God Was In Christ: The Doctrine Of The Incarnation V

I wrote to you in an earlier post that Christ did not begin to exist at His birth in Bethlehem.  He has always existed; the Godhead Trinity are co-equal, co-eternal, one in essence, nature, power, action, and will; all uncreated, and all three are eternal without beginning.  Jesus Himself told the Jews that “…Truly, truly, I say to you, before Abraham was, I am.
(John 8:58 NASB), and He said in John 6:62, “What then if you see the Son of Man ascending to where He was before?” (NASB).  Not only does Scripture affirm the pre-existence of Christ, but the earliest leaders of the church, from the Patristics to the Reformers, concluded that Scripture taught that Christ eternally existed with the Father (One of the greatest works being St. 
Athanasius’ On The Incarnation).  His pre-existence is revealed throughout the Old and New Testaments, the prophets, and by Jesus Himself, which I will discuss all in later posts.  Christ’s divine nature is the very same nature as the Father and the Holy Spirit.  Christ, according to His divine nature is immutable, impassible, and neither lessened nor weakened by the incarnation.1

The pre-existence of Christ is essential to the Incarnation.  If Christ pre-existed eternally with the Father, He was God.  If He did not pre-exist, He could not have been God.  If He is God, He is to be worshiped as God, and the attributes of God should be ascribed to Him.  The complete teaching of Scripture about Jesus Christ is that He was fully human and fully divine. “Although the Word does not explicitly occur in Scripture, the church has used the term Incarnation to refer to the fact that Jesus was God in human flesh.  The Incarnation was the act of God the Son whereby he took to himself a human nature.” Scripture implies and assumes that Jesus was God.  The nature of Christ’s pre-existence deals with the nature of His deity.  If Jesus’ birth was His beginning, He was not God, and it negates any idea that He is the Word in the flesh.  He simply could not be God incarnate if He did not pre-exist eternally with the Father. “The world was from the beginning, but the Word was in the beginning.  The Word had a being before the world had a beginning.  He that was in the beginning never began, and therefore was.”3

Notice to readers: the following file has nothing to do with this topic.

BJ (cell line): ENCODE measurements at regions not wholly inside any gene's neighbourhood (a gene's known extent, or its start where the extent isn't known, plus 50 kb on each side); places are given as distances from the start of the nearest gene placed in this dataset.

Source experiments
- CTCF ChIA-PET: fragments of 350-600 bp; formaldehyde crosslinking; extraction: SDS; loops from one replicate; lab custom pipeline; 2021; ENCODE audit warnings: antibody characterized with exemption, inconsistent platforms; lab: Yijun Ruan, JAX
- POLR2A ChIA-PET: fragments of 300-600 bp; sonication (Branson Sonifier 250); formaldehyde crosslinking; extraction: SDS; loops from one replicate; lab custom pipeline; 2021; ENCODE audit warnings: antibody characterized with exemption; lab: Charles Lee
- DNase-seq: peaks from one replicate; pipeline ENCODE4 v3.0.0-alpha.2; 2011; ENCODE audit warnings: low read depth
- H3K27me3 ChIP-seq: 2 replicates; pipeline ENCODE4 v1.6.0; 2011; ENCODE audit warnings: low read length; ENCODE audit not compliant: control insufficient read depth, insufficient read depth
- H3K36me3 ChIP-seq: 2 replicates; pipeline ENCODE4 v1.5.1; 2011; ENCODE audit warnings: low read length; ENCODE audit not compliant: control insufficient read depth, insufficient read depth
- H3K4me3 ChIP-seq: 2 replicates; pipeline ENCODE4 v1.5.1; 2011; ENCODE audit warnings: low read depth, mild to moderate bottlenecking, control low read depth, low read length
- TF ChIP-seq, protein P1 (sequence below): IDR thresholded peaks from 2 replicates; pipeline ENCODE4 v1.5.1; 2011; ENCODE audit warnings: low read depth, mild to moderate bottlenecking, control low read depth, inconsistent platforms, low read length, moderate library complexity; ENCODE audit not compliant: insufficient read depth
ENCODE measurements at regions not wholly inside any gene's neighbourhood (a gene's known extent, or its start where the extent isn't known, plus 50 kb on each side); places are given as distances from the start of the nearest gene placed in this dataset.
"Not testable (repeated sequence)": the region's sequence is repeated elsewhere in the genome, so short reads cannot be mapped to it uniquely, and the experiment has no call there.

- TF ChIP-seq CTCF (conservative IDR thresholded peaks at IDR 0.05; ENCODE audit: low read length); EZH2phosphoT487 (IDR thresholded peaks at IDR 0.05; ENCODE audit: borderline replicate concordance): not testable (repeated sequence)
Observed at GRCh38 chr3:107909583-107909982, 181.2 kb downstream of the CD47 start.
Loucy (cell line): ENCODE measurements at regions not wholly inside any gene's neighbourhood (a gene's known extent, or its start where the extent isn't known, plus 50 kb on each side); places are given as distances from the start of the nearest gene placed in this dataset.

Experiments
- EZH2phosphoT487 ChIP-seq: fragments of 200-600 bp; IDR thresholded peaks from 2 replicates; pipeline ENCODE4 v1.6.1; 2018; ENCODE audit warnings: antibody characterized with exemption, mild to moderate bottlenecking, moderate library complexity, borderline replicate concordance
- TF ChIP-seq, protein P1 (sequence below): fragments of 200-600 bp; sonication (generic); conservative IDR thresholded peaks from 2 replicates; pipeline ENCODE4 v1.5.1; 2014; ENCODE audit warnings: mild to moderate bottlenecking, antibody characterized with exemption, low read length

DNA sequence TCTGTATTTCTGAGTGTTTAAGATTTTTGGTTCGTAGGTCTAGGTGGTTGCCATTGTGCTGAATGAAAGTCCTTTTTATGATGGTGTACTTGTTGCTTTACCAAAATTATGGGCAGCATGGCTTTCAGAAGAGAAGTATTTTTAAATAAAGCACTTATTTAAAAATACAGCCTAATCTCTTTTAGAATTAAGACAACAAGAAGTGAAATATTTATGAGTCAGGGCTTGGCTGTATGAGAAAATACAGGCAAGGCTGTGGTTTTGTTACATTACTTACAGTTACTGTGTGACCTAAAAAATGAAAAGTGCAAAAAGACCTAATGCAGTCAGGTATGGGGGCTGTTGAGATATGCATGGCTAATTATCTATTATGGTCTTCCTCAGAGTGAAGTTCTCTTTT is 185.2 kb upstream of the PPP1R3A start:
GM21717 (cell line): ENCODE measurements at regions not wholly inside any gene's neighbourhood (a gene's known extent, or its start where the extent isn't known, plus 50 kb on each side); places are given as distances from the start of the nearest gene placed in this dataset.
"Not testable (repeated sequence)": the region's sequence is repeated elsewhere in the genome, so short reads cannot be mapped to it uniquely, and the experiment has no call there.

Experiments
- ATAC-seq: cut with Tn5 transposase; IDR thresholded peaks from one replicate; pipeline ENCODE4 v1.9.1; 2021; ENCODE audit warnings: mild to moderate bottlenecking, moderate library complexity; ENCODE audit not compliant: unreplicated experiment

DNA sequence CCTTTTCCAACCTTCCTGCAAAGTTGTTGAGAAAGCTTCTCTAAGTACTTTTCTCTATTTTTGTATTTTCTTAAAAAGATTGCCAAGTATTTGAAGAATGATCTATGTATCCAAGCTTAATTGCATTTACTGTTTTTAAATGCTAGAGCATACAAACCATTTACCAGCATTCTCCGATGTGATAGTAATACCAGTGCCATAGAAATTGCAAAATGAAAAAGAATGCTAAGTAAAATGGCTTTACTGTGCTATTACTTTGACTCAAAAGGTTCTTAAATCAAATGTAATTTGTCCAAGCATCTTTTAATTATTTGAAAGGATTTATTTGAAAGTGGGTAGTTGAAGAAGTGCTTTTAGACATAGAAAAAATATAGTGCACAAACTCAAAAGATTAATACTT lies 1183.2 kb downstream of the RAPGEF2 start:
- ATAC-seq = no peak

Another aspect of the nature of His pre-existence is that He is the Second Person of the Trinity.  The implications of this are imperative to His pre-existence.  Christ was not only human, but He also claimed to be equal with God; sharing the very same essence of the Father.  Jesus prayed in John 17:5, “Now, Father, glorify Me together with Yourself, with the glory which I had with You before the world was.”  This is a clear statement by Christ that He existed before the world.  This means Jesus existed before His birth and was as God in nature and attributes.

There are several key events in Scripture that speak to the eternal Second Person of the Trinity.  It is these events that solidify His pre-existence.  We will examine these events in the next post with the appearances of Christ in the Old Testament.

 

 

1Timothy Pawl, In Defense Of Conciliar Christology: A Philosophical Essay (Oxford: Oxford University Press., 2016), 16.

2Grudem, 543.

3Leslie Church, ed., Matthew Henry’s Commentary (Grand Rapids: Zondervan, 1960), 1506.

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